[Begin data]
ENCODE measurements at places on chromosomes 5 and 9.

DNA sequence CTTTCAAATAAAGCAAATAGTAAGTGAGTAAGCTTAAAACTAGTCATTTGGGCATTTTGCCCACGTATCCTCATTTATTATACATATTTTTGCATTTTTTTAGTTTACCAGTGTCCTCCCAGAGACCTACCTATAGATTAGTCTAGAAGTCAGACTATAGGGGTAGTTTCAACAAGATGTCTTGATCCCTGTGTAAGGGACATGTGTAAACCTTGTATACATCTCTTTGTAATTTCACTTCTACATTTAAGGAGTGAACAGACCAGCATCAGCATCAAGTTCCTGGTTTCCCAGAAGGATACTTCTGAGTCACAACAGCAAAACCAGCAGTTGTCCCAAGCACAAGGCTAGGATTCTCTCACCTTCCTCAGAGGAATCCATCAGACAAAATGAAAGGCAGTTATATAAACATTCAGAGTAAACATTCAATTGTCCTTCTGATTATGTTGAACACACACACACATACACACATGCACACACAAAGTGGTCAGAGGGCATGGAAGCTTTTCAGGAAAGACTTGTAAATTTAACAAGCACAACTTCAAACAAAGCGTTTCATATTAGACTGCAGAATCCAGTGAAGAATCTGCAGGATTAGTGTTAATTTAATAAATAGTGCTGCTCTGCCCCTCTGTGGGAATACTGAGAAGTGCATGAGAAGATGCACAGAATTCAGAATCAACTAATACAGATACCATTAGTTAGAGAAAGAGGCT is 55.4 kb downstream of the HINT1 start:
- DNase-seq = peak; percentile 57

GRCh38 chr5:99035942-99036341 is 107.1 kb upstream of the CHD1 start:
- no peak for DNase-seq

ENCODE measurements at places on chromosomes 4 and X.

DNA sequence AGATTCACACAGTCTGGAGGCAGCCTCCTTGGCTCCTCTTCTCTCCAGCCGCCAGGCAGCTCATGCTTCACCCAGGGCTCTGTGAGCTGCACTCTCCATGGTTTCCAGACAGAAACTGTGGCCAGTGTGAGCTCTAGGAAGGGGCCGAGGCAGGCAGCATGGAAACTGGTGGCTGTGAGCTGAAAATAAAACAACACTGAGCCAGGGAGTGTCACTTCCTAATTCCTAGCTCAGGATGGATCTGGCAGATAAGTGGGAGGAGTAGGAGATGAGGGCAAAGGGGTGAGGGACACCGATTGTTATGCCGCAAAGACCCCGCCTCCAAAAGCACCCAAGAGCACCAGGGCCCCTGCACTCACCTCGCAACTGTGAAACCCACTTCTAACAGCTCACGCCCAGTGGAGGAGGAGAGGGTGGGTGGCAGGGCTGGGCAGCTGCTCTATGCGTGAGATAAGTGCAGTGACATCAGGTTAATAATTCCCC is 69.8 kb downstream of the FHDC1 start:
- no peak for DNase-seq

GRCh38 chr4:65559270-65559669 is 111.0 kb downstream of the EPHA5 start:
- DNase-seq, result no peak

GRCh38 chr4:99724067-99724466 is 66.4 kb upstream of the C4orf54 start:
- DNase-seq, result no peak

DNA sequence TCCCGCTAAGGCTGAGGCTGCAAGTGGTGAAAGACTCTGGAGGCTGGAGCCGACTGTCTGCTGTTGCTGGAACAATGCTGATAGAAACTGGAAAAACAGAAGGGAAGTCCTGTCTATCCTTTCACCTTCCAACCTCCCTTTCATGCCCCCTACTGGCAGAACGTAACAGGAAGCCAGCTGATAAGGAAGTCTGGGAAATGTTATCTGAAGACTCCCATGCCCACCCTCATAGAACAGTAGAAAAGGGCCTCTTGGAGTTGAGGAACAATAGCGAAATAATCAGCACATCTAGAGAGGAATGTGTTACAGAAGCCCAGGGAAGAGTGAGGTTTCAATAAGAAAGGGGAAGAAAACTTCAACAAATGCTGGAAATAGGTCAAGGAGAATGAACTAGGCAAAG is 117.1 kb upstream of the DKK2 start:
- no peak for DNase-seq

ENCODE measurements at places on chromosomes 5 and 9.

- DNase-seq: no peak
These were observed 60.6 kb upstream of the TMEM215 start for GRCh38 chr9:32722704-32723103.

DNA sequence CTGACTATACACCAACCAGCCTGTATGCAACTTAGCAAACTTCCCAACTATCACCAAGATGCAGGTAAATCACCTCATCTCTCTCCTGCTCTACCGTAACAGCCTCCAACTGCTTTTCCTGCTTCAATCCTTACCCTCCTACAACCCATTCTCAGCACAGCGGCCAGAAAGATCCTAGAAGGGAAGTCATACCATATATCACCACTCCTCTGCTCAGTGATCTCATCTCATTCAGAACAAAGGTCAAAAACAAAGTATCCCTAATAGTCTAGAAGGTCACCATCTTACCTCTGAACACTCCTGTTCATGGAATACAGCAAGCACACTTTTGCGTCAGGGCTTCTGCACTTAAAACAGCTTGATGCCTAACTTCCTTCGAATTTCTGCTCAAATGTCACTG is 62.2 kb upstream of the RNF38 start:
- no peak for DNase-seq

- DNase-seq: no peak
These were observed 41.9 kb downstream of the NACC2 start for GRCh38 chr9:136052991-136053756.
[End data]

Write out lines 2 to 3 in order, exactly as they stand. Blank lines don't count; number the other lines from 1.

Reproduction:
DNA sequence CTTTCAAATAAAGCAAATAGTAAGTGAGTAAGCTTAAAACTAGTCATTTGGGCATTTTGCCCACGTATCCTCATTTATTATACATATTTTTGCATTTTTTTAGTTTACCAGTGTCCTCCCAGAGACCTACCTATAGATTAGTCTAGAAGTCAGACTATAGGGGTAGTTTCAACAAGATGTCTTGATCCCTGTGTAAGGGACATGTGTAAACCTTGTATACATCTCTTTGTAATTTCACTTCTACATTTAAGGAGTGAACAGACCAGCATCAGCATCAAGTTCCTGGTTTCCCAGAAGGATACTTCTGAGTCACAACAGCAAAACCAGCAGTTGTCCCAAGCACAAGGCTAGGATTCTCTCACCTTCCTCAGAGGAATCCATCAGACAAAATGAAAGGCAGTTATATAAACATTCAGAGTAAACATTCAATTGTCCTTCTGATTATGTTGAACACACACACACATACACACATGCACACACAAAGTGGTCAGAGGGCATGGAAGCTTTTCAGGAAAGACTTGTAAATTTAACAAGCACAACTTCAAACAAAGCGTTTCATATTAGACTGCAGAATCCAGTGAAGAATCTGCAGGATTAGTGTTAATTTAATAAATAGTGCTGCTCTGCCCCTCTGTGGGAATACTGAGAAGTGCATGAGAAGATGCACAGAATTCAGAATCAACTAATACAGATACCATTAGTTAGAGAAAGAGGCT is 55.4 kb downstream of the HINT1 start:
- DNase-seq = peak; percentile 57